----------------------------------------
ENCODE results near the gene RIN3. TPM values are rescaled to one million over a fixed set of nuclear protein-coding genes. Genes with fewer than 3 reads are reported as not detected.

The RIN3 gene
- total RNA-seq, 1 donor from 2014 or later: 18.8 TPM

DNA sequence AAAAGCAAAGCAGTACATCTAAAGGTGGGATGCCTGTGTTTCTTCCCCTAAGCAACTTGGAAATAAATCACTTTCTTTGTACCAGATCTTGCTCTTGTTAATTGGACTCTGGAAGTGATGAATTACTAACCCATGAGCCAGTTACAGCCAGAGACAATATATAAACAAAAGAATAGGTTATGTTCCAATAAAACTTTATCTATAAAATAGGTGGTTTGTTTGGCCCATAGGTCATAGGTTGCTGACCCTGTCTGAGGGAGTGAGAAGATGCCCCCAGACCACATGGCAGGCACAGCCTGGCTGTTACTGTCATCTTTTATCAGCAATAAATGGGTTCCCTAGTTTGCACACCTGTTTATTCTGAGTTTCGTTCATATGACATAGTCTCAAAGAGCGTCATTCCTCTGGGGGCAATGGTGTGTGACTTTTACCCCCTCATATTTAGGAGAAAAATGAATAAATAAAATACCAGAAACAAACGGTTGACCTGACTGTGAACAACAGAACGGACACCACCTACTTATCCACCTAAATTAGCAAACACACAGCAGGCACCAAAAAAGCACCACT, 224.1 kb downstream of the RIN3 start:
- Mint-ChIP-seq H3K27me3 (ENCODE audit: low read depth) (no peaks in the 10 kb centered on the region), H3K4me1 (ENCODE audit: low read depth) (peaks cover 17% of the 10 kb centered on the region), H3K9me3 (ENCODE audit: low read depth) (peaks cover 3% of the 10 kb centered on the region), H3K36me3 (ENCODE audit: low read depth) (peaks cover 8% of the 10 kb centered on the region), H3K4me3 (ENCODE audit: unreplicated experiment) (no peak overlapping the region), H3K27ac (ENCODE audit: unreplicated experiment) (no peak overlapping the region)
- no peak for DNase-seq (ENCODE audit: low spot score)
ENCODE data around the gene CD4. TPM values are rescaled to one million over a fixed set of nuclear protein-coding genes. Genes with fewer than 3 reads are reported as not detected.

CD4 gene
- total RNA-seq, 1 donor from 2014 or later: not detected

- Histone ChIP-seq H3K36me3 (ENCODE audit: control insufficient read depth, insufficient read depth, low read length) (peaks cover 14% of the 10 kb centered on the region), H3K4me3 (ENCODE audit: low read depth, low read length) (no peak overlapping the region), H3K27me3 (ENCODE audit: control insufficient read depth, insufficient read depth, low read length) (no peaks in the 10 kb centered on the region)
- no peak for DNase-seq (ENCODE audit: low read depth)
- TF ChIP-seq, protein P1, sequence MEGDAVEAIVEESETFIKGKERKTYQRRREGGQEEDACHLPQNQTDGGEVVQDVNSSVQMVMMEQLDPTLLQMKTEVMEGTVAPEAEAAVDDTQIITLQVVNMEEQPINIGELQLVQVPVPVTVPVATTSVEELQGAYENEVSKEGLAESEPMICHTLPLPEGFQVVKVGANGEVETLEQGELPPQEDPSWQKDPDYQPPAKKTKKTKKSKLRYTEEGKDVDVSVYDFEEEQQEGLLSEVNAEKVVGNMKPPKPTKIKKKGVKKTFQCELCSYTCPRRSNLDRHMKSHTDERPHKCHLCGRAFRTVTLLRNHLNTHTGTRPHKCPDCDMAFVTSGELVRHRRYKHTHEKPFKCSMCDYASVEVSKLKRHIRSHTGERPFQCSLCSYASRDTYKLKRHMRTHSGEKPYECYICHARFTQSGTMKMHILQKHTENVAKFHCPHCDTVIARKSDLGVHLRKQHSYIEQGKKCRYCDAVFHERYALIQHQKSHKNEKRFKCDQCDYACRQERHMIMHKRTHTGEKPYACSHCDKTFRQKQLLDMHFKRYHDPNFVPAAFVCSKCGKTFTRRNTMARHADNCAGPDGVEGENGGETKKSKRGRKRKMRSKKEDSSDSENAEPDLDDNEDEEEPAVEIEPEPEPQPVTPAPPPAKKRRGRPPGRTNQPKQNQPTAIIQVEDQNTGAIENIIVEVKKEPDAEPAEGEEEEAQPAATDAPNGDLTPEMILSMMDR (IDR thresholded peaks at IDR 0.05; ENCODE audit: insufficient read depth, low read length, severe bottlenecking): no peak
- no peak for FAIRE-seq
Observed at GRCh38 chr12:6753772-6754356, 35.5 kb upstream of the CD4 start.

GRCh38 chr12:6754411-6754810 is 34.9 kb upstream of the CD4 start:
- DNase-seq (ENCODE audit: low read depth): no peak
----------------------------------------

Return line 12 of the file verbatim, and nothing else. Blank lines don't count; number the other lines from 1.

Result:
- TF ChIP-seq, protein P1, sequence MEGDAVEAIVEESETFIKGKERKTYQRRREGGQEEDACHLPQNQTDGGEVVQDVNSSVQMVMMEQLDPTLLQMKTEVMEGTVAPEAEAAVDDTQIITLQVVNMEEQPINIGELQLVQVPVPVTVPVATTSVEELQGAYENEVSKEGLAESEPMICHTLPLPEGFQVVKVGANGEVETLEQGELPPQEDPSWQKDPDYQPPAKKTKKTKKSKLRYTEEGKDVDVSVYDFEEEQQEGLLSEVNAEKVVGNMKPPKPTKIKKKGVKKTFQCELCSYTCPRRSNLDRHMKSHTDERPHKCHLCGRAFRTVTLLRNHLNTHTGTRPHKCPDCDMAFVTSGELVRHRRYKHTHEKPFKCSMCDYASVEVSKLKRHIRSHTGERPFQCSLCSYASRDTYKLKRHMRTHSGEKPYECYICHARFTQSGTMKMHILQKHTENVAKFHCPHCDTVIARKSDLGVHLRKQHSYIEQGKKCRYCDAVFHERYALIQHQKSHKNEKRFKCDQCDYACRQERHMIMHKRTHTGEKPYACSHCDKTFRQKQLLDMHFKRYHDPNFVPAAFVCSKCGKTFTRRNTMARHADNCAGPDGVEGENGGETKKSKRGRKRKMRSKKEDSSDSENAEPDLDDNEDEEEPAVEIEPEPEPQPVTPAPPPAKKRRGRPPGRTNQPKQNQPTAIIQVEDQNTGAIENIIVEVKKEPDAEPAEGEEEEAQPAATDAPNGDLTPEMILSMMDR (IDR thresholded peaks at IDR 0.05; ENCODE audit: insufficient read depth, low read length, severe bottlenecking): no peak